|Cain Camp Sweating Out Sexual Harassment Charges|
The lawsuit started in the mid-1990s when Annette R. Phillips, a bartender at a Hooters in Myrtle Beach, quit and complained the brother of the owner grabbed her ass and slapped her buttocks. News reports at the time also said a manager had exposed himself to her. She was told to forget about it. Eventually, it escalated to a federal Title VII lawsuit over sex harassment and whether the restaurant chain discriminated, retaliated, or did Phillips wrong. Hooters said she had twice signed a deal consenting to arbitrate any claims -- employees had to sign to be eligible for raises, transfers and promotions. A federal appeals court said the predispute agreement was basically a joke.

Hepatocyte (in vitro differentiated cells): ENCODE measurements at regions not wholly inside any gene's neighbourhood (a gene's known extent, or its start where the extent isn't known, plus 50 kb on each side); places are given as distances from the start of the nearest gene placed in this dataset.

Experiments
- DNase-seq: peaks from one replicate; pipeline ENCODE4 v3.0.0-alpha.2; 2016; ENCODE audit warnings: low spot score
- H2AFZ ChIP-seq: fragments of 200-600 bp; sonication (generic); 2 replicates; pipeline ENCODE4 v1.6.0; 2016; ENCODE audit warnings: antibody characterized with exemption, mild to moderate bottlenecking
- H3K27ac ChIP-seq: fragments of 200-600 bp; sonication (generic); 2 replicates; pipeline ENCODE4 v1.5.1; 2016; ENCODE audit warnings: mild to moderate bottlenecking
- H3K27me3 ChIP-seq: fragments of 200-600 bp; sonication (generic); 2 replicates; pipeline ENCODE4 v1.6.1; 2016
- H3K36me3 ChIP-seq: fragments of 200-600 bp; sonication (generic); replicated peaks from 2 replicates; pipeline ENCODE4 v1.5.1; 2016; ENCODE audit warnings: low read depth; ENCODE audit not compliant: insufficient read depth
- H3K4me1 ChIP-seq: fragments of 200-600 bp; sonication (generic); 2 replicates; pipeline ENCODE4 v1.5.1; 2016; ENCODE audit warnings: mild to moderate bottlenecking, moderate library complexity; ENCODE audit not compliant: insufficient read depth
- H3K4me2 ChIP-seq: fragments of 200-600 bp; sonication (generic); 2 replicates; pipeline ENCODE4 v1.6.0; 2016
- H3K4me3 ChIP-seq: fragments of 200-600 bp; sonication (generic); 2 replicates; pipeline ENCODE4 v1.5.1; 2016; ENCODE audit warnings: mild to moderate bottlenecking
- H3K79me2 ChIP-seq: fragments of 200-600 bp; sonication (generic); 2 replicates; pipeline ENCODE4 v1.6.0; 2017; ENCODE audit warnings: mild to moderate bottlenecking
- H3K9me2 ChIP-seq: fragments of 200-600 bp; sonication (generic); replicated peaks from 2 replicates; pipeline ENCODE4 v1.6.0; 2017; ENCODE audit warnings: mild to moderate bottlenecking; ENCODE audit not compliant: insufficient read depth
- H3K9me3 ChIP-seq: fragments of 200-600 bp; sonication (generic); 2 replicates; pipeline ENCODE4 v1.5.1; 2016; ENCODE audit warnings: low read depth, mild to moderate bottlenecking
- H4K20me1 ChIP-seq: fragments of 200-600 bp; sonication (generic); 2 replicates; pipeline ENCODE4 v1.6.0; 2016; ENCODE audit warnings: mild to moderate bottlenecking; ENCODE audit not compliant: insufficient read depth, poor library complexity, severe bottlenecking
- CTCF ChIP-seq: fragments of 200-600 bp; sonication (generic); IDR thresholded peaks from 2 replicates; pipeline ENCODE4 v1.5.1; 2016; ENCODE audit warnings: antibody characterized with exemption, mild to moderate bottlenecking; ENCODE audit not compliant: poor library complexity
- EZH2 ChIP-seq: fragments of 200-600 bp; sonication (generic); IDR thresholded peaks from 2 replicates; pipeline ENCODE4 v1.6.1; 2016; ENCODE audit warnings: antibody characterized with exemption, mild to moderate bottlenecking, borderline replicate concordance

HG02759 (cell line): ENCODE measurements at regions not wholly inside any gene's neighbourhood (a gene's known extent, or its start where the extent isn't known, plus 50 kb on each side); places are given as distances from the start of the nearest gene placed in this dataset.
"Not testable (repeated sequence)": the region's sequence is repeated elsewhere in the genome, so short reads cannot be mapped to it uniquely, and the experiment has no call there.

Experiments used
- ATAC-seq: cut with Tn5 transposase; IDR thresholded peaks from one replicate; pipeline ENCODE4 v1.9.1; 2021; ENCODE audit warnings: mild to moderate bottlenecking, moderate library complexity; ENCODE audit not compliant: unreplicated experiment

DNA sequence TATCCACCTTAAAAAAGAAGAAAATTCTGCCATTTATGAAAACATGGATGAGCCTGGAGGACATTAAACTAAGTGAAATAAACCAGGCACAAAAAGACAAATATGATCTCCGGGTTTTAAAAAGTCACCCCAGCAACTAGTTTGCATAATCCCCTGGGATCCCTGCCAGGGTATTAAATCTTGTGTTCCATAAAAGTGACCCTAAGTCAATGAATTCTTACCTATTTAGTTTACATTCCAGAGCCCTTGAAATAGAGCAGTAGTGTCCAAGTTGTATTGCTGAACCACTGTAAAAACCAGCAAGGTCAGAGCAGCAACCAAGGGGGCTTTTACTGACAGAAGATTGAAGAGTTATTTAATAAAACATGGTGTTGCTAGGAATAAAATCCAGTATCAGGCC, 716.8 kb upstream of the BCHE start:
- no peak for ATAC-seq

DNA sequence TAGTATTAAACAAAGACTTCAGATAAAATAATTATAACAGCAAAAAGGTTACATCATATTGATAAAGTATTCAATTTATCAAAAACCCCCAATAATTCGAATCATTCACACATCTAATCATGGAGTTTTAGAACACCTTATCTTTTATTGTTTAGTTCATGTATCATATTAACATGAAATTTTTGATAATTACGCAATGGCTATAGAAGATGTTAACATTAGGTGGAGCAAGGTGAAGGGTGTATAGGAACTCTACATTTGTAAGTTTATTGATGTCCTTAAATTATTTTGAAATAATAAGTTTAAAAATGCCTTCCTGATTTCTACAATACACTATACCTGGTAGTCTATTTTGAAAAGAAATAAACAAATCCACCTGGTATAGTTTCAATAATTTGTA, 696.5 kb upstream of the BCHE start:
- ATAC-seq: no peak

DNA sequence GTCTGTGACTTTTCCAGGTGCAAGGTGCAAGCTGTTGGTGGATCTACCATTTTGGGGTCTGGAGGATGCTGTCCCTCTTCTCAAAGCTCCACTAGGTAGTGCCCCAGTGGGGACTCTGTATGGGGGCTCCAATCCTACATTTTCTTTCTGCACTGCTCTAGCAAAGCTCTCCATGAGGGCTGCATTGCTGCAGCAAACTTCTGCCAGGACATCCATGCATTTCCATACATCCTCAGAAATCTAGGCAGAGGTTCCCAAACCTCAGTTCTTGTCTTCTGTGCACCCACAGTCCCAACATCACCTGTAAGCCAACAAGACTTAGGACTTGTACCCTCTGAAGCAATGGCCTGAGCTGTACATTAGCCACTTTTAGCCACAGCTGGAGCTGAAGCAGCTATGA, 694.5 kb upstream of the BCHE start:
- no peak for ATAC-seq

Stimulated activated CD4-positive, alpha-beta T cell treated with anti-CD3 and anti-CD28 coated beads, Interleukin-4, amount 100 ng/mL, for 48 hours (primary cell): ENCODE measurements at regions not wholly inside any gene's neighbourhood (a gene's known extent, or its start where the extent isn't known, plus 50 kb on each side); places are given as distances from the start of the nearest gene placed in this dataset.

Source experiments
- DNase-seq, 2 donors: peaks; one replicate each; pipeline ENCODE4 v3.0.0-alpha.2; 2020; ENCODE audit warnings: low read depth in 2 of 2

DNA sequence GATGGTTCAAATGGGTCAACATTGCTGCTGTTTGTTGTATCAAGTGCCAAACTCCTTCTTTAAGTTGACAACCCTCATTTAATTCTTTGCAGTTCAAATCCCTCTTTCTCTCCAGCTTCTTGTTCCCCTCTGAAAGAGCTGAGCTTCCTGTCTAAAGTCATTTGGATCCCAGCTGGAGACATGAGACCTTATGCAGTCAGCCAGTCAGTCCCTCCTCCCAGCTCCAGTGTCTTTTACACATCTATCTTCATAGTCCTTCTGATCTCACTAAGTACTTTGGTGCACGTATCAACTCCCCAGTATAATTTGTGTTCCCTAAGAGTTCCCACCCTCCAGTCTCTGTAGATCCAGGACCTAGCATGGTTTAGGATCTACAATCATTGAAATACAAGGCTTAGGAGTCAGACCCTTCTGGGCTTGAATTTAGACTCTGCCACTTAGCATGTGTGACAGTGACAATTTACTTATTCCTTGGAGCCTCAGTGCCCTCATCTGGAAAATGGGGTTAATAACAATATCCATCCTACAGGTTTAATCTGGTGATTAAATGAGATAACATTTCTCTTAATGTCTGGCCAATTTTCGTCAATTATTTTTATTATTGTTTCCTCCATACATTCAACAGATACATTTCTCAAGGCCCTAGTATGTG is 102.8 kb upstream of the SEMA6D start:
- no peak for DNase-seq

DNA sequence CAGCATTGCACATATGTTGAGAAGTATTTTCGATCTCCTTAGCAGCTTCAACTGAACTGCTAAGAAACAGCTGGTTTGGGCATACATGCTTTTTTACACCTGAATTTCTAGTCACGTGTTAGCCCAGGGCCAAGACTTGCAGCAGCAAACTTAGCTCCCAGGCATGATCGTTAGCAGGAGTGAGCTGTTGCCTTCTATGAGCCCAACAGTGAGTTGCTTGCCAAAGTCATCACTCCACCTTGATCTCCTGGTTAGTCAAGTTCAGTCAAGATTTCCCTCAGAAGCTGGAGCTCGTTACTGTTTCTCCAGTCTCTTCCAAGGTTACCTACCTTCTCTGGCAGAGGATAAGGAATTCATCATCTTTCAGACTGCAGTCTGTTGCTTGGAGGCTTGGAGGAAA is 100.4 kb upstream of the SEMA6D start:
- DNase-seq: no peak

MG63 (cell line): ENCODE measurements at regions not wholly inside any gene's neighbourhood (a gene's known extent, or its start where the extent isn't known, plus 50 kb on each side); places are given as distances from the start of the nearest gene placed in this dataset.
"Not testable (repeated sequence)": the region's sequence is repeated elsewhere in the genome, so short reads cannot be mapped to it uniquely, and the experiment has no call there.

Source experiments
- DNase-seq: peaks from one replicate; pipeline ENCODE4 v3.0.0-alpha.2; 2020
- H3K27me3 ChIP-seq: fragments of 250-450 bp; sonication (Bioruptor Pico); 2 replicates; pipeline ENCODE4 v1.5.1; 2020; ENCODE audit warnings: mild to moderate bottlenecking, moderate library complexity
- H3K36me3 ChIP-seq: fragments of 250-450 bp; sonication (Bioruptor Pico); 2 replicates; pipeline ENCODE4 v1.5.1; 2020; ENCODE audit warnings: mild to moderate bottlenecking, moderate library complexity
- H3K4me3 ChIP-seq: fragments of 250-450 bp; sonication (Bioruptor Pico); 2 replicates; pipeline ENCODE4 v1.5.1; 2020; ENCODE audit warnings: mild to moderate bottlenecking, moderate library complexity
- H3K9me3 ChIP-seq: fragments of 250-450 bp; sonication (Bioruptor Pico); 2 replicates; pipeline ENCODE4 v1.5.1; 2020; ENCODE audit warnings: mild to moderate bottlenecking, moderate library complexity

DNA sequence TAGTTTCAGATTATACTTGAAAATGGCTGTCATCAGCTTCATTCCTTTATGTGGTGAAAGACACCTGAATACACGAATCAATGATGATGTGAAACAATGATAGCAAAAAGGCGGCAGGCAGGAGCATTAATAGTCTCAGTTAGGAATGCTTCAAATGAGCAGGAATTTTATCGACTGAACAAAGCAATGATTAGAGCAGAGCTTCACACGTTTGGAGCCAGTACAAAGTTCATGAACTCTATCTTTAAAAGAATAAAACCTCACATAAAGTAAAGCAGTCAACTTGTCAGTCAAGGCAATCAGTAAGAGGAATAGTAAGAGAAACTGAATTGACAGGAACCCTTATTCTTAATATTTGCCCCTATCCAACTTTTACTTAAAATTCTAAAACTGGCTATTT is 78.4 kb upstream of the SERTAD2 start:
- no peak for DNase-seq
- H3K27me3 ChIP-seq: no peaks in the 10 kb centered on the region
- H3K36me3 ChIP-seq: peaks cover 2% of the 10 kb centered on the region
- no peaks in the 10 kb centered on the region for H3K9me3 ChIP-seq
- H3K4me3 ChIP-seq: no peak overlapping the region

The 4th Circuit U.S. Court of Appeals in Richmond said the rules Hooters set up in 1996 gave it absolute control over any three-person arbitration panel set up to hear a sexual harassment case. In other words, sexually harassed women couldn't take their cases to court, and they couldn't get fair hearings before the company's panels. "Under the rules, Hooters is free to devise lists of partial [biased] arbitrators who have existing relationships, financial or familial. with Hooters and its management. In fact, the rules do not even prohibit Hooters from placing its managers themselves on the list. Further, nothing in the rules restricts Hooters from punishing arbitrators who rule against the company by removing them from the list. Give the unrestricted control that one party (Hooters) has over the panel, the selection of an impartial decision maker would be a surprising result. Nor is fairness to be found when the proceedings are begun." Phillips won in the appeals court and you can read the decision against Hooters by clicking here. What's truly amazing is that many experts saw that the Hooters panels were unfair, something that Cain's National Restaurant Association either chose to ignore or wanted to impose on women who had been harassed. During the court proceedings, George Friedman, a senior vice president of the American Arbitration Association, testified that "the system established by the Hooters rules so deviated from minimum due process standards that the Association would refuse to arbitrate under those rules." But Cain's group was backing them. Bottom line: The National Restaurant Association, with Cain as CEO, backed a sham system for evaluating sexual harassment claims. It was stacked against women.